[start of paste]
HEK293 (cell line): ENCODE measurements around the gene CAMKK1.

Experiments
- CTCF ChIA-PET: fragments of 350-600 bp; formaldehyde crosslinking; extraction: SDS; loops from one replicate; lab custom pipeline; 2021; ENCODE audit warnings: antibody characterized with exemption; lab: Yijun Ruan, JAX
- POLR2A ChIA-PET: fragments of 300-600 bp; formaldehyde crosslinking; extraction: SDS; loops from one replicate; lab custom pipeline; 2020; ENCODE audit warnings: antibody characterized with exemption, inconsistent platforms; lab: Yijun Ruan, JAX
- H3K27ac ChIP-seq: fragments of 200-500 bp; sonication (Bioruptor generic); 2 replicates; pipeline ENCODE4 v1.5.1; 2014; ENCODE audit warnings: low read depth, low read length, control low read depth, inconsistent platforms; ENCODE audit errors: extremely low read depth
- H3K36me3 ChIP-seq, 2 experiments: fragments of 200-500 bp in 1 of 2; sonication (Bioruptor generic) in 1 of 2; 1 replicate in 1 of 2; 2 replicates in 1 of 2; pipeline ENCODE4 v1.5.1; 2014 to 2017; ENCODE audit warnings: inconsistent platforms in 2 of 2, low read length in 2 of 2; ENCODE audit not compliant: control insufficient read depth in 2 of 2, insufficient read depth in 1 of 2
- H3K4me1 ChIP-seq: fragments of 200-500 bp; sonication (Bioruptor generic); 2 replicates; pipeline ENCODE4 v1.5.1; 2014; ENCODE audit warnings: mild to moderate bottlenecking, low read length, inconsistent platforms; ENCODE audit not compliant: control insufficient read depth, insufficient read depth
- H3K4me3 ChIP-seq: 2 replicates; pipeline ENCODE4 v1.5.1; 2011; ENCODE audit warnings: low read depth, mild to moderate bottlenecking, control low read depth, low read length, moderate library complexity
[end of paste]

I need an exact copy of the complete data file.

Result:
HEK293 (cell line): ENCODE measurements around the gene CAMKK1.

Experiments
- CTCF ChIA-PET: fragments of 350-600 bp; formaldehyde crosslinking; extraction: SDS; loops from one replicate; lab custom pipeline; 2021; ENCODE audit warnings: antibody characterized with exemption; lab: Yijun Ruan, JAX
- POLR2A ChIA-PET: fragments of 300-600 bp; formaldehyde crosslinking; extraction: SDS; loops from one replicate; lab custom pipeline; 2020; ENCODE audit warnings: antibody characterized with exemption, inconsistent platforms; lab: Yijun Ruan, JAX
- H3K27ac ChIP-seq: fragments of 200-500 bp; sonication (Bioruptor generic); 2 replicates; pipeline ENCODE4 v1.5.1; 2014; ENCODE audit warnings: low read depth, low read length, control low read depth, inconsistent platforms; ENCODE audit errors: extremely low read depth
- H3K36me3 ChIP-seq, 2 experiments: fragments of 200-500 bp in 1 of 2; sonication (Bioruptor generic) in 1 of 2; 1 replicate in 1 of 2; 2 replicates in 1 of 2; pipeline ENCODE4 v1.5.1; 2014 to 2017; ENCODE audit warnings: inconsistent platforms in 2 of 2, low read length in 2 of 2; ENCODE audit not compliant: control insufficient read depth in 2 of 2, insufficient read depth in 1 of 2
- H3K4me1 ChIP-seq: fragments of 200-500 bp; sonication (Bioruptor generic); 2 replicates; pipeline ENCODE4 v1.5.1; 2014; ENCODE audit warnings: mild to moderate bottlenecking, low read length, inconsistent platforms; ENCODE audit not compliant: control insufficient read depth, insufficient read depth
- H3K4me3 ChIP-seq: 2 replicates; pipeline ENCODE4 v1.5.1; 2011; ENCODE audit warnings: low read depth, mild to moderate bottlenecking, control low read depth, low read length, moderate library complexity